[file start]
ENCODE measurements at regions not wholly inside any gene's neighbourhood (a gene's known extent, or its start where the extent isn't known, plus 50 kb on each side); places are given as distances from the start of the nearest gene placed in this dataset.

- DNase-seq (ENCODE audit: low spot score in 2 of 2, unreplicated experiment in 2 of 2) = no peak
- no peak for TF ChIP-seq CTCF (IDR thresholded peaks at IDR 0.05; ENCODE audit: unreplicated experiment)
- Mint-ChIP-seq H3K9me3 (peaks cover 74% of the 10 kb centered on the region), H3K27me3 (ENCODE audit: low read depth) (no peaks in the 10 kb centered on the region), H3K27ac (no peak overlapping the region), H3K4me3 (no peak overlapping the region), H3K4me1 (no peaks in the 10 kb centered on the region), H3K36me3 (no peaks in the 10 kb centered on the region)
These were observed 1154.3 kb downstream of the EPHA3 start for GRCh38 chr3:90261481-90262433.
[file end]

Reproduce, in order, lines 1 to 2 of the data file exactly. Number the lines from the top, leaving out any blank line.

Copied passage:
ENCODE measurements at regions not wholly inside any gene's neighbourhood (a gene's known extent, or its start where the extent isn't known, plus 50 kb on each side); places are given as distances from the start of the nearest gene placed in this dataset.

- DNase-seq (ENCODE audit: low spot score in 2 of 2, unreplicated experiment in 2 of 2) = no peak